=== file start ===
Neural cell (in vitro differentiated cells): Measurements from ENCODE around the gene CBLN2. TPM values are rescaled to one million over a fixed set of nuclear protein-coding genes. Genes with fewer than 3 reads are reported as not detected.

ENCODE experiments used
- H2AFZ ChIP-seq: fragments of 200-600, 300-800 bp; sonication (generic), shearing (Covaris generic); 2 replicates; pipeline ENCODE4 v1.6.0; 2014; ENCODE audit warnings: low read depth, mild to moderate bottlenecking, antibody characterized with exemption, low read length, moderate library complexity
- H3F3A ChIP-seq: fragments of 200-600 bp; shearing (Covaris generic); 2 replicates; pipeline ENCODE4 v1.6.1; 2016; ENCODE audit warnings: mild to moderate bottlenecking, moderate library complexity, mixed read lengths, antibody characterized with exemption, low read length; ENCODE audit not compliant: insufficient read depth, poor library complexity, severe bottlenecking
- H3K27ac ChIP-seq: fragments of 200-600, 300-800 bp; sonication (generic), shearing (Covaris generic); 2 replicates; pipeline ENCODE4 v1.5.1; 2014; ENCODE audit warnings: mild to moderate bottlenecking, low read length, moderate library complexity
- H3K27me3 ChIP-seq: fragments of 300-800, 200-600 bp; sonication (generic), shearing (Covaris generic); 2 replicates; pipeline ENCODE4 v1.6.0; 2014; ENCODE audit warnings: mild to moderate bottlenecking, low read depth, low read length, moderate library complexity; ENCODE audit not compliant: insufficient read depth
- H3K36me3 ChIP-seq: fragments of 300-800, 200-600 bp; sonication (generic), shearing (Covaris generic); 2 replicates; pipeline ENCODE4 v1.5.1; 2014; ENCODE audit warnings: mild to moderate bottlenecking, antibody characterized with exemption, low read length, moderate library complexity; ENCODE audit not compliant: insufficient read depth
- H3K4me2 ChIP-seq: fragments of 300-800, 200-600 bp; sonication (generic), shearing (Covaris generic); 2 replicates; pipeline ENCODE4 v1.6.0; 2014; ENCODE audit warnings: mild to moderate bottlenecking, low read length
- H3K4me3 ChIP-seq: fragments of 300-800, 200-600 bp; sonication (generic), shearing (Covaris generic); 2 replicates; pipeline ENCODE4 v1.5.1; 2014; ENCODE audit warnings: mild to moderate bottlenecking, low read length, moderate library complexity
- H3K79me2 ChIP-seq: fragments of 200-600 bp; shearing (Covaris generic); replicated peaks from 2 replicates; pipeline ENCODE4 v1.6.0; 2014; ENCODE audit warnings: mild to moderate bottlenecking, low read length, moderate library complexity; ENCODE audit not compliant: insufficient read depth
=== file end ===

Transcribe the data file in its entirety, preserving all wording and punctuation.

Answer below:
Neural cell (in vitro differentiated cells): Measurements from ENCODE around the gene CBLN2. TPM values are rescaled to one million over a fixed set of nuclear protein-coding genes. Genes with fewer than 3 reads are reported as not detected.

ENCODE experiments used
- H2AFZ ChIP-seq: fragments of 200-600, 300-800 bp; sonication (generic), shearing (Covaris generic); 2 replicates; pipeline ENCODE4 v1.6.0; 2014; ENCODE audit warnings: low read depth, mild to moderate bottlenecking, antibody characterized with exemption, low read length, moderate library complexity
- H3F3A ChIP-seq: fragments of 200-600 bp; shearing (Covaris generic); 2 replicates; pipeline ENCODE4 v1.6.1; 2016; ENCODE audit warnings: mild to moderate bottlenecking, moderate library complexity, mixed read lengths, antibody characterized with exemption, low read length; ENCODE audit not compliant: insufficient read depth, poor library complexity, severe bottlenecking
- H3K27ac ChIP-seq: fragments of 200-600, 300-800 bp; sonication (generic), shearing (Covaris generic); 2 replicates; pipeline ENCODE4 v1.5.1; 2014; ENCODE audit warnings: mild to moderate bottlenecking, low read length, moderate library complexity
- H3K27me3 ChIP-seq: fragments of 300-800, 200-600 bp; sonication (generic), shearing (Covaris generic); 2 replicates; pipeline ENCODE4 v1.6.0; 2014; ENCODE audit warnings: mild to moderate bottlenecking, low read depth, low read length, moderate library complexity; ENCODE audit not compliant: insufficient read depth
- H3K36me3 ChIP-seq: fragments of 300-800, 200-600 bp; sonication (generic), shearing (Covaris generic); 2 replicates; pipeline ENCODE4 v1.5.1; 2014; ENCODE audit warnings: mild to moderate bottlenecking, antibody characterized with exemption, low read length, moderate library complexity; ENCODE audit not compliant: insufficient read depth
- H3K4me2 ChIP-seq: fragments of 300-800, 200-600 bp; sonication (generic), shearing (Covaris generic); 2 replicates; pipeline ENCODE4 v1.6.0; 2014; ENCODE audit warnings: mild to moderate bottlenecking, low read length
- H3K4me3 ChIP-seq: fragments of 300-800, 200-600 bp; sonication (generic), shearing (Covaris generic); 2 replicates; pipeline ENCODE4 v1.5.1; 2014; ENCODE audit warnings: mild to moderate bottlenecking, low read length, moderate library complexity
- H3K79me2 ChIP-seq: fragments of 200-600 bp; shearing (Covaris generic); replicated peaks from 2 replicates; pipeline ENCODE4 v1.6.0; 2014; ENCODE audit warnings: mild to moderate bottlenecking, low read length, moderate library complexity; ENCODE audit not compliant: insufficient read depth